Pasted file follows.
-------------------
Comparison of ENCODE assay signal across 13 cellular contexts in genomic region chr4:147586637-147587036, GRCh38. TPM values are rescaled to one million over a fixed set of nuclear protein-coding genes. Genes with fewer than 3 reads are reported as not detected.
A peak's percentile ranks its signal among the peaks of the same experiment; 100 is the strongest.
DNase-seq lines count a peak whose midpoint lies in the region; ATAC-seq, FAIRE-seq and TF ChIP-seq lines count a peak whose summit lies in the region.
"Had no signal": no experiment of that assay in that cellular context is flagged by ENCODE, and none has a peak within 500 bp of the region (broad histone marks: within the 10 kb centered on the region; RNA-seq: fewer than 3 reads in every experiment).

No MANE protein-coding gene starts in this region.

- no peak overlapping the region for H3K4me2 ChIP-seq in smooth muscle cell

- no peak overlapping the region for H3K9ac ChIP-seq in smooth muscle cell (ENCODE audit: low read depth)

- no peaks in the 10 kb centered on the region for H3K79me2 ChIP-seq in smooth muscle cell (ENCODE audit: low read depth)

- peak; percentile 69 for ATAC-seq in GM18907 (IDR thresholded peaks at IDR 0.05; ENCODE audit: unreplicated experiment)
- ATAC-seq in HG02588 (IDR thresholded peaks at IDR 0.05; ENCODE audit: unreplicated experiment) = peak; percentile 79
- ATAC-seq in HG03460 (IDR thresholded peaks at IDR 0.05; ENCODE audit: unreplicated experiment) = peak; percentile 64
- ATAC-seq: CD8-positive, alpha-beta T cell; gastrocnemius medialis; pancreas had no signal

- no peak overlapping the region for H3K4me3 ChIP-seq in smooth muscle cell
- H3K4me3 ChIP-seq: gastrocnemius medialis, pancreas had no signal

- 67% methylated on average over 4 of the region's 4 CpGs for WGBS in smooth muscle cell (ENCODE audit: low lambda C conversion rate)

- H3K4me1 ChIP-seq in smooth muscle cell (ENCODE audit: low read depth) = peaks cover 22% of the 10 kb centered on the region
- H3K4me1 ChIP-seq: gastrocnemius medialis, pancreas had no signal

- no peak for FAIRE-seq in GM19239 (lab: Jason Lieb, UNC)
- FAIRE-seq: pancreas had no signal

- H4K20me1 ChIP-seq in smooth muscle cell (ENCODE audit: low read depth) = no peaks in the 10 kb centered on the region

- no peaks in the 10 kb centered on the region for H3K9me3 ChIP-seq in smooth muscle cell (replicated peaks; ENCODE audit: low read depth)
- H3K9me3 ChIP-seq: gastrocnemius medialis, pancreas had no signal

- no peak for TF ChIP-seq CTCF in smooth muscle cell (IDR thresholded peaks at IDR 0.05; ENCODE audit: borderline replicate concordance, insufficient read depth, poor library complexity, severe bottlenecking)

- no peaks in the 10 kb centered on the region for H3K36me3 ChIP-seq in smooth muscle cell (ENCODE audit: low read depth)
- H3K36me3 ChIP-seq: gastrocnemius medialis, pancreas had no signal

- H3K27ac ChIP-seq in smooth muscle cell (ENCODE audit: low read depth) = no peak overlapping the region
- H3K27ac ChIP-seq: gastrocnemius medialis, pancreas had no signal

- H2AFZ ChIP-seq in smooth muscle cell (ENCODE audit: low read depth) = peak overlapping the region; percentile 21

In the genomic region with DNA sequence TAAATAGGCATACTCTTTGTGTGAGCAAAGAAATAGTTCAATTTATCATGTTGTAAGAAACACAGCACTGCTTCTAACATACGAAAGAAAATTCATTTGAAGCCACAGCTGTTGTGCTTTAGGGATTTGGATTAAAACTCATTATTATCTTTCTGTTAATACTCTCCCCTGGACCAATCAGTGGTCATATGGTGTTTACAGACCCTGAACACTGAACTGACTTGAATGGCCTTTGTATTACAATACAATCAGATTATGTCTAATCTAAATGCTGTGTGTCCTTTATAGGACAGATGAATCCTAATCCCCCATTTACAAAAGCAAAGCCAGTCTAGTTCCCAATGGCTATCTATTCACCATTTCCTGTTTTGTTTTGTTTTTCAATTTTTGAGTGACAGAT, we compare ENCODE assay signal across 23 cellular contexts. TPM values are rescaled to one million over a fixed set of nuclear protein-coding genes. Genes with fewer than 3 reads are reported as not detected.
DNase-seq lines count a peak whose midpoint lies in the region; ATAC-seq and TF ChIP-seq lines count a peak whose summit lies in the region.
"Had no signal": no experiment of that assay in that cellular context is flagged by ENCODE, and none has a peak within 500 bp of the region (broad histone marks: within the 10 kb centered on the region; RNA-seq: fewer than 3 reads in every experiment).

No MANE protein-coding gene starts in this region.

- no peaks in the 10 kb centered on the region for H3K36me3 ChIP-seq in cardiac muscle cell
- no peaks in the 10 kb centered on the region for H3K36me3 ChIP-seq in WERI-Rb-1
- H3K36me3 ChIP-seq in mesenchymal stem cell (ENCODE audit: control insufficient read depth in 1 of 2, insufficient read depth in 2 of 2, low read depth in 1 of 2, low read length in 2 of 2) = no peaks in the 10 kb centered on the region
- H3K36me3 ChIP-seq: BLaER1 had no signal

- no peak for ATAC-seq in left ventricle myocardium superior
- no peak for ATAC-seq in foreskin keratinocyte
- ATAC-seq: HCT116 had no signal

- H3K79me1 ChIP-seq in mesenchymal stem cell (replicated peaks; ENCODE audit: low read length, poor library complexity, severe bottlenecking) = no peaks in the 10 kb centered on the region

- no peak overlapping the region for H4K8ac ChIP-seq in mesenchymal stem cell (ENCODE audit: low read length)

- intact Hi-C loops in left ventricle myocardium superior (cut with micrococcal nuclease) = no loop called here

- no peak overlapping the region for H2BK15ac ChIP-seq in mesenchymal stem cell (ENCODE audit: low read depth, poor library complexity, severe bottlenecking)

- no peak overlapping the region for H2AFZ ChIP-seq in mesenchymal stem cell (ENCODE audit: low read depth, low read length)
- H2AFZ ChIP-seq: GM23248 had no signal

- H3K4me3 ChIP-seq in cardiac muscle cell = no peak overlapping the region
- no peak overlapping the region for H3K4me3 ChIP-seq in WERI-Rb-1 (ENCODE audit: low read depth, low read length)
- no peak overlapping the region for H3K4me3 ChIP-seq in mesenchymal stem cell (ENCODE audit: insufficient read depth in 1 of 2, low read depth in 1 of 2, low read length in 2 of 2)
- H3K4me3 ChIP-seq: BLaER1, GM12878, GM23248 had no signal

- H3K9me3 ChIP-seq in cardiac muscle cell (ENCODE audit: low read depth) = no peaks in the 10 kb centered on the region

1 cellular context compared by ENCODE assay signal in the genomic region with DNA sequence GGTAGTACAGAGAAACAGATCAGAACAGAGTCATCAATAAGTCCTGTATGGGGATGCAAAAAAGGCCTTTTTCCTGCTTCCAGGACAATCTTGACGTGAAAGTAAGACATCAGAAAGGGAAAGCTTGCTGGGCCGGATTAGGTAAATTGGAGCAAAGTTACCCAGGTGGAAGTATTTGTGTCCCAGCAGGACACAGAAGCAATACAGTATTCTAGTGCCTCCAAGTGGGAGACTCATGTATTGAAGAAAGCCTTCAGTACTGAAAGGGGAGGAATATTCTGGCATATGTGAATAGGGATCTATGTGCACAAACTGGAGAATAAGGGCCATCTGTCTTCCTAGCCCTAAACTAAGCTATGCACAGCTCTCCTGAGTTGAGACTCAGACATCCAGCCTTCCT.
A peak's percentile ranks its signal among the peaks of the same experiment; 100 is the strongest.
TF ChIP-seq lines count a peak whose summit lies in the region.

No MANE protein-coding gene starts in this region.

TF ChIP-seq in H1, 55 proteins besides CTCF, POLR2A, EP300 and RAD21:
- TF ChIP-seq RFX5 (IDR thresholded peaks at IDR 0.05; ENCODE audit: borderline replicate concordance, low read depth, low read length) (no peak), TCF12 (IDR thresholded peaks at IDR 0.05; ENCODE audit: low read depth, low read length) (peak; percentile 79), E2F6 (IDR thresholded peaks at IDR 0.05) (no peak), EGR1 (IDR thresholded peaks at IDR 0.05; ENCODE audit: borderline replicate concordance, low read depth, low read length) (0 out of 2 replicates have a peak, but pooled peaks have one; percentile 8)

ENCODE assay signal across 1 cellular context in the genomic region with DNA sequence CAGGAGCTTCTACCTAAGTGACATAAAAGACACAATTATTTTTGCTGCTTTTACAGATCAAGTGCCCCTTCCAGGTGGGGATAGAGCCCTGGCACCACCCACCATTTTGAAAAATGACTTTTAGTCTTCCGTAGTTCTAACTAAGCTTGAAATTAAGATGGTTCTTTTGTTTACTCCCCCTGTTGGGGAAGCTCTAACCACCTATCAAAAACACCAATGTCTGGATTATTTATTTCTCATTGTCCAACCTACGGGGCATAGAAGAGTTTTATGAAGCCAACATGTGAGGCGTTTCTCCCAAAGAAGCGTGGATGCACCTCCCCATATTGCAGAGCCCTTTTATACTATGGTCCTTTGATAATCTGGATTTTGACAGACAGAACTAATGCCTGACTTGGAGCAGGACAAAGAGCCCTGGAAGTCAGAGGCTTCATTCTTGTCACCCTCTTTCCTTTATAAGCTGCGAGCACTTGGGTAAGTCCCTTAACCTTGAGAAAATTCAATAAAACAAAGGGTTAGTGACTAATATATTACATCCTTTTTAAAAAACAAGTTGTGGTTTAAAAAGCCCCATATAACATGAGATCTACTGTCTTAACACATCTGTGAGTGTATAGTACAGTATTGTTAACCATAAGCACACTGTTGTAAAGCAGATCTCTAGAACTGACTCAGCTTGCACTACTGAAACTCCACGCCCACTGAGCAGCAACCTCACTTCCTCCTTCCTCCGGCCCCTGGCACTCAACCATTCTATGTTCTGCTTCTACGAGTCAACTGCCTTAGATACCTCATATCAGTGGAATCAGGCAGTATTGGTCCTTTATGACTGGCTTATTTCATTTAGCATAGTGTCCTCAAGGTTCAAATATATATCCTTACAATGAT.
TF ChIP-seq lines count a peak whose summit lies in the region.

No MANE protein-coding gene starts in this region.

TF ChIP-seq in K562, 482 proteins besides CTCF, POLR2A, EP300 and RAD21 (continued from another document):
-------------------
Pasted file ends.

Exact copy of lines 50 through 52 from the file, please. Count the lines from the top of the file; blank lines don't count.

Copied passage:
- H3K9me3 ChIP-seq in cardiac muscle cell (ENCODE audit: low read depth) = no peaks in the 10 kb centered on the region

1 cellular context compared by ENCODE assay signal in the genomic region with DNA sequence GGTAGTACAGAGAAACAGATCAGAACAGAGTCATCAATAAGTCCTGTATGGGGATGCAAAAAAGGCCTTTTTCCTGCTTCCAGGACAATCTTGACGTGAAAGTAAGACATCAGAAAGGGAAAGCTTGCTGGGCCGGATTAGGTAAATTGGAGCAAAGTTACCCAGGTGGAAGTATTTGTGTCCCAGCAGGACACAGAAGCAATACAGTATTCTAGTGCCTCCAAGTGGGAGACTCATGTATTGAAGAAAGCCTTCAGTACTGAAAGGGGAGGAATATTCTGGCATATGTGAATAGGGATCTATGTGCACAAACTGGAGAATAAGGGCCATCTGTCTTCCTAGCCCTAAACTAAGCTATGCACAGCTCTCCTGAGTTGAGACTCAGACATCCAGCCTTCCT.
A peak's percentile ranks its signal among the peaks of the same experiment; 100 is the strongest.